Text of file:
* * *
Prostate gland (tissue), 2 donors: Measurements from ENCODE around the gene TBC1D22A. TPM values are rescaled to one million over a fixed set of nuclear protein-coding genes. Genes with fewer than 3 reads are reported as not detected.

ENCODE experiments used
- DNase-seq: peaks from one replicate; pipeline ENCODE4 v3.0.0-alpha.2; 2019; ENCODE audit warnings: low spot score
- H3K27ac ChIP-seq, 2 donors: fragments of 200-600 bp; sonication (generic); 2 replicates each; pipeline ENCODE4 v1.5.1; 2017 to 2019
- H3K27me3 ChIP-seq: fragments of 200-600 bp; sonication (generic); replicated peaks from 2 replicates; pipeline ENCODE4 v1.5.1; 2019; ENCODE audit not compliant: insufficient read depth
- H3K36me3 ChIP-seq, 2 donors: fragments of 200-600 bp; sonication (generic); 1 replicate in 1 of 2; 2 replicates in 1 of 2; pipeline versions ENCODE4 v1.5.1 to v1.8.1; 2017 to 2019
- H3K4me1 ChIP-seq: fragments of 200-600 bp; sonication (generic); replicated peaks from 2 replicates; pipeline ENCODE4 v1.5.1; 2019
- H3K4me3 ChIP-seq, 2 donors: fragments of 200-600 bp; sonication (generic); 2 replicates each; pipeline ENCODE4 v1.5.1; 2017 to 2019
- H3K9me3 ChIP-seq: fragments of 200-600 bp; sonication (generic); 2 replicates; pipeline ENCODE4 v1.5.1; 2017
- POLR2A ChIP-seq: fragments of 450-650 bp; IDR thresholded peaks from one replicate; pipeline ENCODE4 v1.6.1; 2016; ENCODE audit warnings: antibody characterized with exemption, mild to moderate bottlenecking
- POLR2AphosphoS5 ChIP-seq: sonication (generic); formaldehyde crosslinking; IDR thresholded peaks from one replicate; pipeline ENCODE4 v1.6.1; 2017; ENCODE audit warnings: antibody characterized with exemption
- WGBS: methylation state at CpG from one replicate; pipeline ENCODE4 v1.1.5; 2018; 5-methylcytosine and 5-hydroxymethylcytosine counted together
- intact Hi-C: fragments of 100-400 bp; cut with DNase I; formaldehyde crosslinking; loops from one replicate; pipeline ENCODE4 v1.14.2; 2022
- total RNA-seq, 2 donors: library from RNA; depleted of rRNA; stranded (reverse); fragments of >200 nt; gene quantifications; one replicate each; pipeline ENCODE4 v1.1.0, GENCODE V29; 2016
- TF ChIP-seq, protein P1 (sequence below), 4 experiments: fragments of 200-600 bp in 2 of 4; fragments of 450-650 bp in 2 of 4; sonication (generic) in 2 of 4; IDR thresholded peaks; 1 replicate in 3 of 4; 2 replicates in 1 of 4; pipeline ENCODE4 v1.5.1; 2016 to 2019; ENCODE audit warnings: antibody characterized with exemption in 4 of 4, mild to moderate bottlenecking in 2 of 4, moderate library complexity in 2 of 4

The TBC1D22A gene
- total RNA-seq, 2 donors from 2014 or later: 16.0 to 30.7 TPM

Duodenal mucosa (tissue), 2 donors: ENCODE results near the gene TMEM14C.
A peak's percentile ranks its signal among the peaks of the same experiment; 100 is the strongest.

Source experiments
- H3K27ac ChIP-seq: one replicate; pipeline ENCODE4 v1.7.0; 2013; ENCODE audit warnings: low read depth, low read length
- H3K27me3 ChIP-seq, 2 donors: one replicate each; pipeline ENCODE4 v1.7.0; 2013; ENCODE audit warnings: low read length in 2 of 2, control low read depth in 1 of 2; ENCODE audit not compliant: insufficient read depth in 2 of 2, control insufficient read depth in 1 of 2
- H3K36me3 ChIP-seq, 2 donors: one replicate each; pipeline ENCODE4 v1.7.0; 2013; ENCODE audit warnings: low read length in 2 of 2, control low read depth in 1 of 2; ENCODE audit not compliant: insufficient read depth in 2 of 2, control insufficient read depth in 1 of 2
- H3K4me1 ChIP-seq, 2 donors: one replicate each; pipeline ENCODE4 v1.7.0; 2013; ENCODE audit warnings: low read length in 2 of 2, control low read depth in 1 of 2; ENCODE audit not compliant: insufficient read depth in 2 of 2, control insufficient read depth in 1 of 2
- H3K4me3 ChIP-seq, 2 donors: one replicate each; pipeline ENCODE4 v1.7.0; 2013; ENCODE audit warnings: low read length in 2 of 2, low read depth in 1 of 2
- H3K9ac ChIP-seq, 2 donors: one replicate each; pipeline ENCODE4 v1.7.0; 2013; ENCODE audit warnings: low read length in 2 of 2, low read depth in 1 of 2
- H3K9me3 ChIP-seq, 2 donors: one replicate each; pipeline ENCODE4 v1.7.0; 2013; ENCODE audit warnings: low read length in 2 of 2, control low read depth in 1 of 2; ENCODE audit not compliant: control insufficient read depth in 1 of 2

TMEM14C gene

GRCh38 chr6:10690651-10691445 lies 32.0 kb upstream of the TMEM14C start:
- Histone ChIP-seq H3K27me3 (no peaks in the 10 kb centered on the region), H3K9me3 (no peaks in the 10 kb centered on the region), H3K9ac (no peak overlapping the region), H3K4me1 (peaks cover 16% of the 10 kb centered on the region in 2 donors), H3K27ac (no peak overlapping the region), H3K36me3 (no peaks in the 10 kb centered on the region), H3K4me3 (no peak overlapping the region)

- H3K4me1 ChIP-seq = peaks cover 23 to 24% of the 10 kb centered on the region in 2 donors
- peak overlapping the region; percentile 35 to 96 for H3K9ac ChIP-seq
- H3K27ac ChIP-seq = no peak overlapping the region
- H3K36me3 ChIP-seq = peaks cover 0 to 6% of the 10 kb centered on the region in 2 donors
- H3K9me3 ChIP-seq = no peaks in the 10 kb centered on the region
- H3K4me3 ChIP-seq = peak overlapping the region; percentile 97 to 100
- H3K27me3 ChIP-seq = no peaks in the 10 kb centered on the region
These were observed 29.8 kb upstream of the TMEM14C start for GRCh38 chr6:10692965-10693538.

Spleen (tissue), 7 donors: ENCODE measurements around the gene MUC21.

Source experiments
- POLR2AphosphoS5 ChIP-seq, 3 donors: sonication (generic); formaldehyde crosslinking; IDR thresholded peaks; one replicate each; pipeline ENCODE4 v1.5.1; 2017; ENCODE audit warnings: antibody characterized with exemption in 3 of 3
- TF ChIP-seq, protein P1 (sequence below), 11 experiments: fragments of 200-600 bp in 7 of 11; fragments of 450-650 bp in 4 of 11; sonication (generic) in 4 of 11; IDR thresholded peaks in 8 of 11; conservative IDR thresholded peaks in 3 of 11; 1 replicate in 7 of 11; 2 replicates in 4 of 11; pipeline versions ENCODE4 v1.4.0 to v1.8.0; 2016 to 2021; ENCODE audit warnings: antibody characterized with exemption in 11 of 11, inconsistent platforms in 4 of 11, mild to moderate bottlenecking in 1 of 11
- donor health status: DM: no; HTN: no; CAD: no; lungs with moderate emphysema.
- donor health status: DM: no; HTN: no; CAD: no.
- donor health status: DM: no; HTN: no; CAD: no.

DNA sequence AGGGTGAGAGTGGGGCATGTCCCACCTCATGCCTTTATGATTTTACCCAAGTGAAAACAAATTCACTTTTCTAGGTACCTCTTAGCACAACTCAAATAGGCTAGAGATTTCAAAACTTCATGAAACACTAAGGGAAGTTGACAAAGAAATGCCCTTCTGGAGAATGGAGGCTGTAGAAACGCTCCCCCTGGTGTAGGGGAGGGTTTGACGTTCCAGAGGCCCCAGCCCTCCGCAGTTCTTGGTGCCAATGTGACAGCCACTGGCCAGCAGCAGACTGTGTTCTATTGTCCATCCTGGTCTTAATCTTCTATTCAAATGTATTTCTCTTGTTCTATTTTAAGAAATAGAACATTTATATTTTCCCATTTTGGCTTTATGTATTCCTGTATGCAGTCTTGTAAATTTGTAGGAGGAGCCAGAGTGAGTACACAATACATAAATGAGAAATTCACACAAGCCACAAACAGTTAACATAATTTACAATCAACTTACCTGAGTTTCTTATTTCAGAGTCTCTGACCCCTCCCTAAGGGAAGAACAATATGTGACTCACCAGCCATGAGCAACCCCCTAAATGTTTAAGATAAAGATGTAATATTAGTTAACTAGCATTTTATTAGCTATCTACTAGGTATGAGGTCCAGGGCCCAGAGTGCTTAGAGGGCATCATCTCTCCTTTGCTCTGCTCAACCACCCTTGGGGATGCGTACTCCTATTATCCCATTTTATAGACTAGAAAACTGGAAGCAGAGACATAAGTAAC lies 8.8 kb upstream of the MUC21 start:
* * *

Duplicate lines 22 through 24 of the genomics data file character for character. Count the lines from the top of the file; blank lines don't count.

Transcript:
- H3K27me3 ChIP-seq, 2 donors: one replicate each; pipeline ENCODE4 v1.7.0; 2013; ENCODE audit warnings: low read length in 2 of 2, control low read depth in 1 of 2; ENCODE audit not compliant: insufficient read depth in 2 of 2, control insufficient read depth in 1 of 2
- H3K36me3 ChIP-seq, 2 donors: one replicate each; pipeline ENCODE4 v1.7.0; 2013; ENCODE audit warnings: low read length in 2 of 2, control low read depth in 1 of 2; ENCODE audit not compliant: insufficient read depth in 2 of 2, control insufficient read depth in 1 of 2
- H3K4me1 ChIP-seq, 2 donors: one replicate each; pipeline ENCODE4 v1.7.0; 2013; ENCODE audit warnings: low read length in 2 of 2, control low read depth in 1 of 2; ENCODE audit not compliant: insufficient read depth in 2 of 2, control insufficient read depth in 1 of 2